Neel Kashkari made news last month when he wrote in The Wall Street Journal about "going homeless" to learn how the homeless live.
Robert Friend doesn't have to read about the homeless to know how they live. Until four months ago, he was homeless for more than a decade.
It was the faith and perseverance of his sister, Jeanne, that changed his life and gave him the chance to enjoy the everyday niceties we take for granted.
Their story is one I want to tell you because it's interesting on two levels. It's the story of a sister who wouldn't give up on a lost brother. It's also the ongoing story of one man's fight to climb out of the pit we call "homelessness."
As Bob sits in his sister's comfortable home, he recounts his life and talks candidly about how he went from a middle class upbringing to life on the streets.
"My brother Paul and I left home to do what young men should do earn our way in life," he says.
Soft-spoken and gentle-natured, Bob was content when he had enough money for the basics.
He worked as a day laborer before being hired to clean oil tank barges in port.
"When I showed I could do any job, I was given a good job that required living on ships. I was renting my own house and was able to put money in the bank," he recalls.
The last time Jeanne saw Bob was shortly after their mother died. At the time, he was working and renting a small bungalow.
"I never saw a bachelor keep such a meticulously clean house," Jeanne says.
What she didn't see was what happened to her brother after he lost his job.
When the company went bankrupt, Bob was unable to find work. He lived on his savings until he could no longer pay his rent.
His "new home" became a spot on the ground under the bridge. He became one of the nameless homeless men whose idea of desirable real estate is "the driest spot under the bridge."
Although Bob admits to drinking ever since he was a teen, he says drinking intensified when he became homeless.
Did he drink because he was homeless? Or did he remain homeless because he drank?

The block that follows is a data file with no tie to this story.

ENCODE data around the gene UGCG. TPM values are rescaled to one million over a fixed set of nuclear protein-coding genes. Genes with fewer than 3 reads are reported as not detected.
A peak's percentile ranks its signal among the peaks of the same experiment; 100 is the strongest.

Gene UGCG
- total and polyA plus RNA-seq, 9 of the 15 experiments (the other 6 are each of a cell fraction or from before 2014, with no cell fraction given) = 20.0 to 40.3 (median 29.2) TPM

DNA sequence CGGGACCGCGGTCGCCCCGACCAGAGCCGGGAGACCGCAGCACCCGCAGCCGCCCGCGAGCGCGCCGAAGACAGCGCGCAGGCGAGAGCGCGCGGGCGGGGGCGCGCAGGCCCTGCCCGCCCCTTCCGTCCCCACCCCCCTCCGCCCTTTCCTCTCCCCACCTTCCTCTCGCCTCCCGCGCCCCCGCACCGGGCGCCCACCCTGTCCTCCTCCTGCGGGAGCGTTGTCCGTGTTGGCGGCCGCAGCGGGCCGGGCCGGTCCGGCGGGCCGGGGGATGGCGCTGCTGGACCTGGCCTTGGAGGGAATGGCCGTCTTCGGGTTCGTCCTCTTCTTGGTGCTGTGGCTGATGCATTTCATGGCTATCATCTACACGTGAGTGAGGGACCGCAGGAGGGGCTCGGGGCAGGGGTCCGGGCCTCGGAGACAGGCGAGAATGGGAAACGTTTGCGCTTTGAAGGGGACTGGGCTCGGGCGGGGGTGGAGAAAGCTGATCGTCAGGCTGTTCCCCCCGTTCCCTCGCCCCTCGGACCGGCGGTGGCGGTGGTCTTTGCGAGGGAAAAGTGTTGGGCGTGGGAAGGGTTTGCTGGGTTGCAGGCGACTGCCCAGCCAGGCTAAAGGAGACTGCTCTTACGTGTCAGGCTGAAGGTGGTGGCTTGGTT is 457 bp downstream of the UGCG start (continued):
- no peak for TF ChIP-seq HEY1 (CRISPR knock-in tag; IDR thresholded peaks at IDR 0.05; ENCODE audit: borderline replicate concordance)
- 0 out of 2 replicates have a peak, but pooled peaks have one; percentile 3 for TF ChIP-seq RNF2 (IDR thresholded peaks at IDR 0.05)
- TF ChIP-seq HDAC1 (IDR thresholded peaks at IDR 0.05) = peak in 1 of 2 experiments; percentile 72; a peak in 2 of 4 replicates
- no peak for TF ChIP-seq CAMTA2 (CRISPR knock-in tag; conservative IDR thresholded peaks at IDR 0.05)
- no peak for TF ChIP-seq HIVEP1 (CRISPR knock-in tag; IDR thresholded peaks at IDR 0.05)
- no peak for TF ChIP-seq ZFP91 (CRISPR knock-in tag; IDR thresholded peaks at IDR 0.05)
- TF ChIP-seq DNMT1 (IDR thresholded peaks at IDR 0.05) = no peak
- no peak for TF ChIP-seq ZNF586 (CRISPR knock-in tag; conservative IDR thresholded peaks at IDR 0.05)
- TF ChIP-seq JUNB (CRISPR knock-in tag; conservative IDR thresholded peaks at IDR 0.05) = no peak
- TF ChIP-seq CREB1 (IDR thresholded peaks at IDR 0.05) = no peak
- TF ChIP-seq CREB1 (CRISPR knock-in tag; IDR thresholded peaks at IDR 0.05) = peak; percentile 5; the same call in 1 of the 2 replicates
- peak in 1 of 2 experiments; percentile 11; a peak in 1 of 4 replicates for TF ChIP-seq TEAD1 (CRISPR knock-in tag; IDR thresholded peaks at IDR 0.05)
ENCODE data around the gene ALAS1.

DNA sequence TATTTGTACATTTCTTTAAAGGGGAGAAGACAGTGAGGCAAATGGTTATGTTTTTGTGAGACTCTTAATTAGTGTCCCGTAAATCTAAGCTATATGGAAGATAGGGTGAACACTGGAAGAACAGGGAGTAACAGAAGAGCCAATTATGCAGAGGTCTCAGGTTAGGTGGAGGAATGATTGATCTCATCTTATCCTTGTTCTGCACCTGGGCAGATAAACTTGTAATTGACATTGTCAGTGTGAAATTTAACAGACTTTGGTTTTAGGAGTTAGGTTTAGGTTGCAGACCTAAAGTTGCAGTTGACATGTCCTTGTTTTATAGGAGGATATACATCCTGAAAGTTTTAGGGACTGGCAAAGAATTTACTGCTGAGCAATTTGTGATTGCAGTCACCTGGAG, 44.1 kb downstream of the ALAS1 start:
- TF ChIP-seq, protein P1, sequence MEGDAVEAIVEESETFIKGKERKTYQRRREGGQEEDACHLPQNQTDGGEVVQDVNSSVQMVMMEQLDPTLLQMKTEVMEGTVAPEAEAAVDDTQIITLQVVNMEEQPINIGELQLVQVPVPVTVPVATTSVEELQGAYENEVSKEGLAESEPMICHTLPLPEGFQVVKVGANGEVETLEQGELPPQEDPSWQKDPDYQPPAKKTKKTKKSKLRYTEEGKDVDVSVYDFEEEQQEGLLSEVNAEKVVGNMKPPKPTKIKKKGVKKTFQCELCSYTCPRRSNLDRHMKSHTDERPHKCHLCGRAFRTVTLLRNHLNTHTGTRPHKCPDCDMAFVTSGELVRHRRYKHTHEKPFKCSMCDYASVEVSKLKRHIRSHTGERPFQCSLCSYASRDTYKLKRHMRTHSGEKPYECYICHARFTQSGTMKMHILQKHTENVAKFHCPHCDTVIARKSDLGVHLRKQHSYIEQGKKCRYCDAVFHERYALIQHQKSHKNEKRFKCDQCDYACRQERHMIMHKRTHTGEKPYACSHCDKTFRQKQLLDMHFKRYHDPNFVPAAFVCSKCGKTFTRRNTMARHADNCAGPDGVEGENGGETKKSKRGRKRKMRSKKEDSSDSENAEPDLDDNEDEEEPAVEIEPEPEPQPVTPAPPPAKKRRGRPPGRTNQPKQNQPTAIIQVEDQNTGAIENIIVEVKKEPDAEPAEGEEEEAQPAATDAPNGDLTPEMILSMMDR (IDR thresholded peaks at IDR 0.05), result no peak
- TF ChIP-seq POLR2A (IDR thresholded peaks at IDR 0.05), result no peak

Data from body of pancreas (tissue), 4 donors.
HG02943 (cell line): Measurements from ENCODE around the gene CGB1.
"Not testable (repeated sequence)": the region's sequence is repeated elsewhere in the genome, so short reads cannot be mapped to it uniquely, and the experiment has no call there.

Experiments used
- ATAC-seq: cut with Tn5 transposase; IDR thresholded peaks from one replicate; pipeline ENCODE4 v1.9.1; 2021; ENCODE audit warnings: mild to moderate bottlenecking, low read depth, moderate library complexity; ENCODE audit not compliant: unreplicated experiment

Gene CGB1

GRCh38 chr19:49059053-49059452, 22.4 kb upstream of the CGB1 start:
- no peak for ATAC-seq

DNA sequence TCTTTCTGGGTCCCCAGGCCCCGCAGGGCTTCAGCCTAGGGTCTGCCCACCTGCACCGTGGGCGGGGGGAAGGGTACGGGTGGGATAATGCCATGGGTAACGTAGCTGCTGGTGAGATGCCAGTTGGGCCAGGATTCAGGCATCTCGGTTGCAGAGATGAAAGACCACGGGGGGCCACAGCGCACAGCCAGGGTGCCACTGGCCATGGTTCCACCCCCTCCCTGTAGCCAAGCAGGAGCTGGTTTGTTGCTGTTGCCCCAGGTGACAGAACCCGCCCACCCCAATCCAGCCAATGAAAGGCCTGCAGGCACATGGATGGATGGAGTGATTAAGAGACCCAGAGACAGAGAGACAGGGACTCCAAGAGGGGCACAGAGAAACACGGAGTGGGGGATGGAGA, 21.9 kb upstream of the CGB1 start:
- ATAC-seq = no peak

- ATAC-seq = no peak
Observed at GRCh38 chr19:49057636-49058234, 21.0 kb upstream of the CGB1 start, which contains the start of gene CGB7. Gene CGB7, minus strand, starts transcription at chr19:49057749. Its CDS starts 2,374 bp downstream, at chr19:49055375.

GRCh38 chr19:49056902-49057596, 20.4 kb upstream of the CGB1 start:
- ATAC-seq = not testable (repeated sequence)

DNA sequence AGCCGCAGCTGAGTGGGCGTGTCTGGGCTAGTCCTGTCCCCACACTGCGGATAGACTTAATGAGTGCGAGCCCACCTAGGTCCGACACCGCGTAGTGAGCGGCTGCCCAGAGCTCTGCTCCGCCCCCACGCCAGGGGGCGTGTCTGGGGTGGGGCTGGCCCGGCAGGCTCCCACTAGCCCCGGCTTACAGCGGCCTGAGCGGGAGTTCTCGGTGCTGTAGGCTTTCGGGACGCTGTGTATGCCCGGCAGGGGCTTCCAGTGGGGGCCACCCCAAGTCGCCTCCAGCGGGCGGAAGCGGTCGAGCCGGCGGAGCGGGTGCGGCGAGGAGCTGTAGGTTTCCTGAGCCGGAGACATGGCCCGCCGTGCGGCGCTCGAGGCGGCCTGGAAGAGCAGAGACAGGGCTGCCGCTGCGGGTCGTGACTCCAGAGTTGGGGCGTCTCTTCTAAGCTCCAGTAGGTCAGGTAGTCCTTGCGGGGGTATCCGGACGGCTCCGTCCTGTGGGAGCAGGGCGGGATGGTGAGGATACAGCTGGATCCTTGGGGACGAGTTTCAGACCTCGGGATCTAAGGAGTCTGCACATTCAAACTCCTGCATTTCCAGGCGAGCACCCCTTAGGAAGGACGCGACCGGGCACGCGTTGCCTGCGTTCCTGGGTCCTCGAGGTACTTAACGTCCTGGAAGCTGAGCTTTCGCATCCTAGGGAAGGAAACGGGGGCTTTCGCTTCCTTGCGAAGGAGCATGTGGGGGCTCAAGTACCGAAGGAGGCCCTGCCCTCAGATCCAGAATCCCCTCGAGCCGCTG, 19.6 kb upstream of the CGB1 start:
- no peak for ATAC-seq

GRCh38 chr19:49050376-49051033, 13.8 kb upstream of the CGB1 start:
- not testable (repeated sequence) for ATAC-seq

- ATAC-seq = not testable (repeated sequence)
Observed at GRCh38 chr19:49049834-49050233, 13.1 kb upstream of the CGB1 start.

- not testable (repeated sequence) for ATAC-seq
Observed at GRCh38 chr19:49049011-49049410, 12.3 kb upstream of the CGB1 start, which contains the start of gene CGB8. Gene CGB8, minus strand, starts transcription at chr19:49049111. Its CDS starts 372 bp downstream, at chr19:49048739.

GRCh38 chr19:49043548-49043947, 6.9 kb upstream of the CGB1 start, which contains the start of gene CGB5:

"I want to be honest, but I'm not sure about that answer," he says. "All I know is I only had one priority surviving another day. Drinking allowed me to sleep at night."
Being homeless, he says, requires the right mindset to survive. "You learn to get by with just the bare essentials a blanket and clothes from nearby churches, food from a soup kitchen, a few pieces of bread."
The worse thing about being homeless for him wasn't sleeping on the ground in all kinds of weather or not knowing where his next meal was coming from.
"The worst thing was the loneliness," he says. "I stuck by myself to survive. There are some crazy people living there, and you live with danger all the time."
Bob admits he stopped thinking about the life he once had. "I just thought about getting what I needed for the day. I couldn't afford to think about things like family and a comfortable bed," he says.
His sister, Jeanne, didn't stop trying to find the brother who dropped out of sight years ago.
As a woman of faith, she asked her church group to pray she could find him.
The rest of the story is fairly miraculous. Armed with posters with Bob's photo, she planned to put them around Tampa's homeless area.
"I thought someone would recognize Bob and tell him his sister wanted him to call," she said.
I told her combing a big (and dangerous) area looking for one homeless guy would be as hard as finding a needle in a haystack.
When she and her sister drove to Tampa, the streets were strangely deserted except for one man walking toward them.
Against all odds, it was Bob.
He said it was the first time he was ever on that street, and he doesn't know what brought him there.
Jeanne brought Bob back with her to her new home, telling him he could stay with her as long as he didn't drink.
The next day Bob was admitted to the hospital with internal bleeding. "Doctors said he was one day away from dying when I found him," Jeanne says.
With tears in his eyes, Bob says, "My sister saved my life."
For many addicts, recovery is not a straight line, and that's the case with Bob who "slipped" twice in a four-month period.
To help conquer his addiction, he goes to AA meetings, sometimes three times a day.
"I like the people there. They understand what I'm going through and are willing to help me," he says.
Because he understands how easy it is to skid into homelessness, he's trying hard to build a new life for himself. "I never want to go back to my old way of life."
But years of addiction are hard to overcome.
"Every day is hard," he admits. "I'm doing it one day at a time, one night at a time, one meeting at a time."
I really like that gentle guy. I'm adding my fervent prayers to those of his sister.
We'll pray. But the really hard work is up to Bob.